Gender and crisis response and recovery
Empowering women and girls and addressing gender inequalities is vital to effective recovery from crisis, whether emerging from conflict or disaster. While crises affect everyone, women and girls are often disproportionately impacted due to their relatively disadvantaged situation, distinct social obligations and responsibilities and the high prevalence of gender-based violence. At the same time, women are often on the frontline of crises, serving as vital first responders, rebuilders and peacebuilders in their communities. They ensure the well-being of their families and communities and help their societies to “build back better.” Women and girls usually make up more than half of any refugee, internally displaced or stateless population.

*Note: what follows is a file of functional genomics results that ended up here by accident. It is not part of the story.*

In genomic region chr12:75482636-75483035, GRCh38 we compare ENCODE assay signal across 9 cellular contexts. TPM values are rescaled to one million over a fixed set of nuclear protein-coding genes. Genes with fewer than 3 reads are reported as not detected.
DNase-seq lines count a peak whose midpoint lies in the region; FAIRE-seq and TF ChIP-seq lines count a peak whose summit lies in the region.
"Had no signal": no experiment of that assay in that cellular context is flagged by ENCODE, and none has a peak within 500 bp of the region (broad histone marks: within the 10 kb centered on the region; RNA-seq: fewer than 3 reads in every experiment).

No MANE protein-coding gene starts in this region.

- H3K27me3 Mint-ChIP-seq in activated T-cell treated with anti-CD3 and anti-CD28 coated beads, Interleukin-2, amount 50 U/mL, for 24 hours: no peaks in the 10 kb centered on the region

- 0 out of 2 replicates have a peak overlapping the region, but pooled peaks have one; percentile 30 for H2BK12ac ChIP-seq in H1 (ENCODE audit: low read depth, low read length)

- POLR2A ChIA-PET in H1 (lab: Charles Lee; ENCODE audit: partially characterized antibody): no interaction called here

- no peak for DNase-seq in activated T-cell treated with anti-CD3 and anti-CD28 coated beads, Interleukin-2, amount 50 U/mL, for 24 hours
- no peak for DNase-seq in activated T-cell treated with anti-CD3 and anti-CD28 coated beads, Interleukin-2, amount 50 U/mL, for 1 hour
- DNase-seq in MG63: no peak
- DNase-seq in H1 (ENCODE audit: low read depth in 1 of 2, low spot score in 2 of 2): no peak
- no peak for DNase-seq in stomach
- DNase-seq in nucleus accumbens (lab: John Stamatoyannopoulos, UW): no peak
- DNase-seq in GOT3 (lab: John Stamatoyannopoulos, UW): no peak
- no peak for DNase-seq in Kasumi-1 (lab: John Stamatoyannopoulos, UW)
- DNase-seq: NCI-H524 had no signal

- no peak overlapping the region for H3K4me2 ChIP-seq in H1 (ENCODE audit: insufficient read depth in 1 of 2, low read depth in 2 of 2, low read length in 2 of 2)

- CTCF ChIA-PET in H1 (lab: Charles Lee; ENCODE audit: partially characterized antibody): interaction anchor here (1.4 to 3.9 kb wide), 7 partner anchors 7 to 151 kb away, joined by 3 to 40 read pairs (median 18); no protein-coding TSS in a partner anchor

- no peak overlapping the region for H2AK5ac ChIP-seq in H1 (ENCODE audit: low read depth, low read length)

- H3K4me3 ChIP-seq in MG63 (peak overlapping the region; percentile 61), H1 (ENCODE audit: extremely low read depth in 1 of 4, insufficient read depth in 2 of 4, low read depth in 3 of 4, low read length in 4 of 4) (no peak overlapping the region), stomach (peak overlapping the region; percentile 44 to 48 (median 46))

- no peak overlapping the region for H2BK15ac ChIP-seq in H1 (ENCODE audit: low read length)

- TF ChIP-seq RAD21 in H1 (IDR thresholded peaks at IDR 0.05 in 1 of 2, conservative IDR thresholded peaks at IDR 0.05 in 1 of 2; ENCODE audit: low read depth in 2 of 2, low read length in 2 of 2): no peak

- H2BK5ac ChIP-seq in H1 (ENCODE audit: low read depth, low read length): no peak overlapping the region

UNDP works to improve integration of gender equality issues into conflict prevention, disaster preparedness and crises response, and to advance the women, peace and security agenda. It works to strengthen women’s leadership and participation in post-conflict and post-disaster governance structures, support women peacebuilders and women’s networks, improve livelihoods in crisis and post-crisis settings and promote women’s involvement in economic recovery so that communities can “build back better.” UNDP also works to re-establish the rule of law in conflict-affected countries and to advance gender justice by dismantling the culture of impunity that may exist towards gender-based violence. For example, the regional programme SEESAC (South Eastern and Eastern Europe Clearing House for the Control of Small Arms and Light Weapons) has advanced gender equality in security sector reforms in the Western Balkans. Other key initiatives include the Women’s Peace and Humanitarian Fund (with UN Women and UNFPA), which supports women’s grassroots organizations in post-crisis settings, and implementation of the Peacebuilding Fund’s Gender and Youth Promotion Initiative (with the Secretary-General’s Peacebuilding Fund).